Safety and efficacy of powered intracapsular tonsillectomy in children: A multi-center retrospective case series

C. Arturo Solares, Jeffery A. Koempel, Keiko Hirose, Tom I. Abelson, James S. Reilly, Steven P. Cook, Max M. April, Robert F. Ward, John P. Bent, Meng Xu, Peter J. Koltai

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Abstract

Objective: To determine the efficacy of powered intracapsular tonsillectomy (PIT, e.g. regrowth rate) in children who underwent PIT at three different institutions. We also wanted to determine if the trend to greater safety through reduced bleeding and re-admission for dehydration, noted in our initial reports, would become statistically significant in a larger sample. Study design and setting: Multi-center retrospective case series. Patients and methods: We retrospectively reviewed all charts' of children who underwent PIT at three different institutions: the Children's Hospital at the Cleveland Clinic, Alfred I. DuPont Hospital for Children, and the New York Otolaryngology Institute. For comparison, we reviewed the outpatient and inpatient records of all children who underwent conventional tonsillectomy performed by the same surgeons at the Children's Hospital at the Cleveland Clinic and Alfred I. DuPont Hospital for Children during the same period. No comparison group was available for the New York Otolaryngology Institute group. Three outcome measures were recorded: regrowth, bleeding and re-admission for dehydration rates. All statistical analyses were performed using SAS, and P < 0.05 was considered statistically significant. Results: We identified 870 children that underwent PIT at three different institutions. In addition, 1121 children underwent conventional tonsillectomy at two of the three institutions. The mean follow-up for the PIT group was 1.2 years (range, 0.1-2.6 years) and 1.5 years (range, 0.1-3.0 years) for the conventional tonsillectomy group. The incidence of and 95% Cl for the outcome measures were as follows regrowth 0.5% (0%, 1.4%), delayed post-operative bleeding 0.7% (0%, 1.9%), re-admission for dehydration 1.3% (0.05%, 2.6%), and overall major complications 0.46% (0.009%, 0.9%). When comparing conventional tonsillectomy to PIT, the bleeding rate, re-admission for dehydration, and the overall incidence of major complications were significantly lower in the PIT group (P = 0.001, P = 0.002, and P < 0.001, respectively). Conclusion: PIT is a safe and effective technique in the management of obstructive sleep disordered breathing in children. PIT has the advantages of decreased pain, dehydration and post-operative bleeding, and with a mean follow-up of 1.2 years, a low incidence of tonsillar regrowth thus far.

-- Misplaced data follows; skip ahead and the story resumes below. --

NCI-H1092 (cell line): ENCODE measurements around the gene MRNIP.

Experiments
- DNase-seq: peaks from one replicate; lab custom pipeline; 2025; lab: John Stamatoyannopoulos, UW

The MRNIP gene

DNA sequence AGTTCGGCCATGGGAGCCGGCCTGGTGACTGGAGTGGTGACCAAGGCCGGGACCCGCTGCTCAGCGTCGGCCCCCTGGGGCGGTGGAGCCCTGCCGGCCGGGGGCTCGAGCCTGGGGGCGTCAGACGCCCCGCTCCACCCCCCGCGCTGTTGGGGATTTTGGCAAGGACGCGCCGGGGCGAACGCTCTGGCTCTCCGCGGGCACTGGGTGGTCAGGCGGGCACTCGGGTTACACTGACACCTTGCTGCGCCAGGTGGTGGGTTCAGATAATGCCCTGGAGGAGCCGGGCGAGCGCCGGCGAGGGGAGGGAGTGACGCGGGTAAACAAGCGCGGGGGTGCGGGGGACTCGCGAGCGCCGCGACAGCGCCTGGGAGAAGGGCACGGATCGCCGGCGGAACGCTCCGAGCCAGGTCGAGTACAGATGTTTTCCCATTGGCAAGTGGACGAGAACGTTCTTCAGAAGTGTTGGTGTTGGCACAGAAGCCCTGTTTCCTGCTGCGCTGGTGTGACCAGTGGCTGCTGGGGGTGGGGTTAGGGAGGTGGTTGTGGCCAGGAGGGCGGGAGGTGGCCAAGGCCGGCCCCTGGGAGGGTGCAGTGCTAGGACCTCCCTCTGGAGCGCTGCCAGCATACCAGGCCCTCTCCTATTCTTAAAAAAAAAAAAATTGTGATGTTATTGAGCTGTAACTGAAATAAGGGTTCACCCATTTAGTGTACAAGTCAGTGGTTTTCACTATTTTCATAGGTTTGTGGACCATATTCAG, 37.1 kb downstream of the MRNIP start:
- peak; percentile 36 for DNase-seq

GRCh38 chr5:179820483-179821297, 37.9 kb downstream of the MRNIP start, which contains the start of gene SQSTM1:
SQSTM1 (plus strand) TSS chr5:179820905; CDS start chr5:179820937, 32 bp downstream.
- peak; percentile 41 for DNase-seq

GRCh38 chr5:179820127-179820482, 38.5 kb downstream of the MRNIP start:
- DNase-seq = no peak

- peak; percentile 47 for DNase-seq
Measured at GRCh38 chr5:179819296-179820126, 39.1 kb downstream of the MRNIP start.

Original languageEnglish (US)
Pages (from-to)21-26
Number of pages6
JournalInternational Journal of Pediatric Otorhinolaryngology
Volume69
Issue number1
DOIs
StatePublished - Jan 2005

Keywords

  • Obstructive sleep disordered breathing
  • Pediatric tonsillar hypertrophy
  • Powered intracapsular tonsillectomy
  • Surgical safety
  • Tonsillar regrowth
  • Tonsillotomy

ASJC Scopus subject areas

  • Pediatrics, Perinatology, and Child Health
  • Otorhinolaryngology

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    Solares, C. A., Koempel, J. A., Hirose, K., Abelson, T. I., Reilly, J. S., Cook, S. P., April, M. M., Ward, R. F., Bent, J. P., Xu, M., & Koltai, P. J. (2005). Safety and efficacy of powered intracapsular tonsillectomy in children: A multi-center retrospective case series. International Journal of Pediatric Otorhinolaryngology, 69(1), 21-26. https://doi.org/10.1016/j.ijporl.2004.07.006